Why has the New York Times changed Wordle 324’s answer? – NationalWorld

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One of the effects of Wordle’s NYT takeover seems to be making itself clear, with players reportedly getting differing solutions
The answer to Monday’s (9 May) Wordle has been altered in light of “a major recent news event”.
“Fetus” – the American spelling of “foetus” – is “outdated,” according to the New York Times, which bought the game for at least one million dollars earlier this year.
It updated the answer to “shine” for “as many solvers as possible,” but some players can still see the original solution. So why is this?
But one of the key components of Wordle’s success is its universality.
Unlike other puzzles, like crosswords that differ greatly across publications for instance, everybody around the world is served up the exact same five-letter word teaser each day.
That means that a sort of unspoken and healthy competition can develop between everyone, with fans comparing their results and workings out, and bragging that, actually, “I got it in only three attempts.”
So why has that changed for 9 May?
Here is everything you need to know.
Initially, the issue of dual Wordle solutions came as a result of the game’s sale to the New York Times – for a tasty fee in the “low seven figures”, no less.
The obvious fear was that NYT would stick the otherwise free-to-play Wordle behind a paywall, like it has done with many of the other popular games it hosts on its website.
While Wordle is still free (though NYT dangled worrying semantics about how the game will only “initially” remaining free), other confirmed changes were made.
This is despite New York Times communications director Jordan Cohen telling The Guardian that “nothing has changed about the game play”, a statement we now know to be false.
NYT altered a number of the game’s upcoming solutions, meaning that some players may see one word as that day’s answer, while others might see something different altogether.
This was confirmed on 15 February, when some players saw the game’s original and expected solution of “agora”, while others saw “aroma”.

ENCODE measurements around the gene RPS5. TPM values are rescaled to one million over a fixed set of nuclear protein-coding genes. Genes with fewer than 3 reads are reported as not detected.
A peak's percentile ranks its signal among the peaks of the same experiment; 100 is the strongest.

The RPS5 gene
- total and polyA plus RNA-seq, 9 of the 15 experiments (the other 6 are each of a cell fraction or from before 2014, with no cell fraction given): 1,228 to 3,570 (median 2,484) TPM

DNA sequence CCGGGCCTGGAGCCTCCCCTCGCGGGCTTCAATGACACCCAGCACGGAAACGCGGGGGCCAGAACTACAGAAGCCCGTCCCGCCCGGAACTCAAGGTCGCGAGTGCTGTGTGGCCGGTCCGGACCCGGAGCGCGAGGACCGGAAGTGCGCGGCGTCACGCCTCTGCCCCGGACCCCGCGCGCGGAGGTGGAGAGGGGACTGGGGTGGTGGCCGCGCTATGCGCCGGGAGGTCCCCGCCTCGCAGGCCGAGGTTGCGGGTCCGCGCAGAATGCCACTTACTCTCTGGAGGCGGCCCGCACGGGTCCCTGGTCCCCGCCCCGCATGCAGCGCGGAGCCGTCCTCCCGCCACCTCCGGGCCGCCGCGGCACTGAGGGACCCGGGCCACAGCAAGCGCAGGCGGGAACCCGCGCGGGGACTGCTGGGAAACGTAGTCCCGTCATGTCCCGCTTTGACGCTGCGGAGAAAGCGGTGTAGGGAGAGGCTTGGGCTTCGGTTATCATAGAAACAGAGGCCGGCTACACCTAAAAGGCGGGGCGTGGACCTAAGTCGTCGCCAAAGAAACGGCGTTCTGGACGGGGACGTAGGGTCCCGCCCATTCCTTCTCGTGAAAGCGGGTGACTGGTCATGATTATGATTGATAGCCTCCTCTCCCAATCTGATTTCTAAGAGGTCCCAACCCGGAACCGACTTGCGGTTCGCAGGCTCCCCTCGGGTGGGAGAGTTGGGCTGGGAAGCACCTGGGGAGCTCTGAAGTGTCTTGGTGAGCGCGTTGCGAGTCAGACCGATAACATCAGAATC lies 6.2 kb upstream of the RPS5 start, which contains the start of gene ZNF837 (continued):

This is because NYT opted to skip over that day’s initial answer.
The reason why is unclear, but it essentially meant that the NYT’s version – the one we have to consider to be the “proper”, though it might irk Wordle purists – became a day out of step with the “original”.
The original game was still available if you had never refreshed the PowerLanguage tab in your browser, but if you wanted to get your answers back on track with those of the general population, you had to refresh that tab, or go back to playing online.
So why are some players still getting different answers on 9 May?
The answer to Monday 9 May’s Wordle was been altered in light of reports that the US Supreme Court may abolish the legal right of Americans to an abortion.
The New York Times said in a statement: “Some users may see an outdated answer that seems closely connected to a major recent news event.
“This is entirely unintentional and a coincidence – today’s original answer was loaded into Wordle last year. Because of the current Wordle technology, it can be difficult to change words that have already been loaded into the game.
“When we discovered last week that this particular word would be featured today, we switched it for as many solvers as possible.”
It comes after a Supreme Court opinion was leaked that will overturn the famous Roe v Wade case, effectively ending abortion rights in the United States that have been guaranteed since the 1970s.
If the proposal is finalised, abortion bans are projected to be enacted in about half of the 50 states.
The NYT has removed some of the more ‘objectionable’ words that could count as valid guesses, as well as some of the more eyebrow raising future solutions.
While these words were never likely to appear as answers – a light moderation process in the creation of the game likely saw to that – things like “pussy” and “whore” could still be input as guesses.
But words that have reportedly been struck from the list of upcoming answers include “pupal,” “slave,” and “wench.”
Hey, if you want rude words and smut, try Lewdle.


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